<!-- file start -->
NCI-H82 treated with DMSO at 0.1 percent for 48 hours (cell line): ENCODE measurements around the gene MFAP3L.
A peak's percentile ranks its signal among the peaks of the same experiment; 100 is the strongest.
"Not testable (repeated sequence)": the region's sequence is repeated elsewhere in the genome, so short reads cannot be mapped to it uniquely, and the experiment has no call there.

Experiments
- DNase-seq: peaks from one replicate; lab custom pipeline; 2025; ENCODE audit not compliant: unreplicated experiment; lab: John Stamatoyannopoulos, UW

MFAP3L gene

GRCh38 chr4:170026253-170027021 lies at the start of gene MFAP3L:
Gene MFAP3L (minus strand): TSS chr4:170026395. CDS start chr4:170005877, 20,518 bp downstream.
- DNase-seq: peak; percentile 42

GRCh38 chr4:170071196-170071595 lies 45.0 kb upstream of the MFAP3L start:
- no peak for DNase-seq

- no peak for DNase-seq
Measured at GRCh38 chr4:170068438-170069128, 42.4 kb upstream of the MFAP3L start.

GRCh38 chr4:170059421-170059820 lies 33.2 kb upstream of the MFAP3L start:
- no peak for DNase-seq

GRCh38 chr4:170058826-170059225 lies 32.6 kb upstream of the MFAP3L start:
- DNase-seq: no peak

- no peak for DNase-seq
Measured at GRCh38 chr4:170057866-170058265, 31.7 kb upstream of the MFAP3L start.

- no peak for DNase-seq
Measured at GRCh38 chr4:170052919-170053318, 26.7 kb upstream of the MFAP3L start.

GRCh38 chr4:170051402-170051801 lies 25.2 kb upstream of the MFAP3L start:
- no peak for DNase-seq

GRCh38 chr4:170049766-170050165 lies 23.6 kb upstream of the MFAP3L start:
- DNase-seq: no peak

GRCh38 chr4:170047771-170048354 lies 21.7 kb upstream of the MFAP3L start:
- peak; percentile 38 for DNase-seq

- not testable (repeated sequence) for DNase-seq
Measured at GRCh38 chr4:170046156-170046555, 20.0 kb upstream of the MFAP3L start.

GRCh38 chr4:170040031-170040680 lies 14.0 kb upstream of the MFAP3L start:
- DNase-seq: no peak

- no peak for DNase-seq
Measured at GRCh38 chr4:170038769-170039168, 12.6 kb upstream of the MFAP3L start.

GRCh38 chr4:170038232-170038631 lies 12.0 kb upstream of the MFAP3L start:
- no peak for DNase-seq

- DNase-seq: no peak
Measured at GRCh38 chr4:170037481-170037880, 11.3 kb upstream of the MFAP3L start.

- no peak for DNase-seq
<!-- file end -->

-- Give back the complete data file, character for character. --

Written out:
NCI-H82 treated with DMSO at 0.1 percent for 48 hours (cell line): ENCODE measurements around the gene MFAP3L.
A peak's percentile ranks its signal among the peaks of the same experiment; 100 is the strongest.
"Not testable (repeated sequence)": the region's sequence is repeated elsewhere in the genome, so short reads cannot be mapped to it uniquely, and the experiment has no call there.

Experiments
- DNase-seq: peaks from one replicate; lab custom pipeline; 2025; ENCODE audit not compliant: unreplicated experiment; lab: John Stamatoyannopoulos, UW

MFAP3L gene

GRCh38 chr4:170026253-170027021 lies at the start of gene MFAP3L:
Gene MFAP3L (minus strand): TSS chr4:170026395. CDS start chr4:170005877, 20,518 bp downstream.
- DNase-seq: peak; percentile 42

GRCh38 chr4:170071196-170071595 lies 45.0 kb upstream of the MFAP3L start:
- no peak for DNase-seq

- no peak for DNase-seq
Measured at GRCh38 chr4:170068438-170069128, 42.4 kb upstream of the MFAP3L start.

GRCh38 chr4:170059421-170059820 lies 33.2 kb upstream of the MFAP3L start:
- no peak for DNase-seq

GRCh38 chr4:170058826-170059225 lies 32.6 kb upstream of the MFAP3L start:
- DNase-seq: no peak

- no peak for DNase-seq
Measured at GRCh38 chr4:170057866-170058265, 31.7 kb upstream of the MFAP3L start.

- no peak for DNase-seq
Measured at GRCh38 chr4:170052919-170053318, 26.7 kb upstream of the MFAP3L start.

GRCh38 chr4:170051402-170051801 lies 25.2 kb upstream of the MFAP3L start:
- no peak for DNase-seq

GRCh38 chr4:170049766-170050165 lies 23.6 kb upstream of the MFAP3L start:
- DNase-seq: no peak

GRCh38 chr4:170047771-170048354 lies 21.7 kb upstream of the MFAP3L start:
- peak; percentile 38 for DNase-seq

- not testable (repeated sequence) for DNase-seq
Measured at GRCh38 chr4:170046156-170046555, 20.0 kb upstream of the MFAP3L start.

GRCh38 chr4:170040031-170040680 lies 14.0 kb upstream of the MFAP3L start:
- DNase-seq: no peak

- no peak for DNase-seq
Measured at GRCh38 chr4:170038769-170039168, 12.6 kb upstream of the MFAP3L start.

GRCh38 chr4:170038232-170038631 lies 12.0 kb upstream of the MFAP3L start:
- no peak for DNase-seq

- DNase-seq: no peak
Measured at GRCh38 chr4:170037481-170037880, 11.3 kb upstream of the MFAP3L start.

- no peak for DNase-seq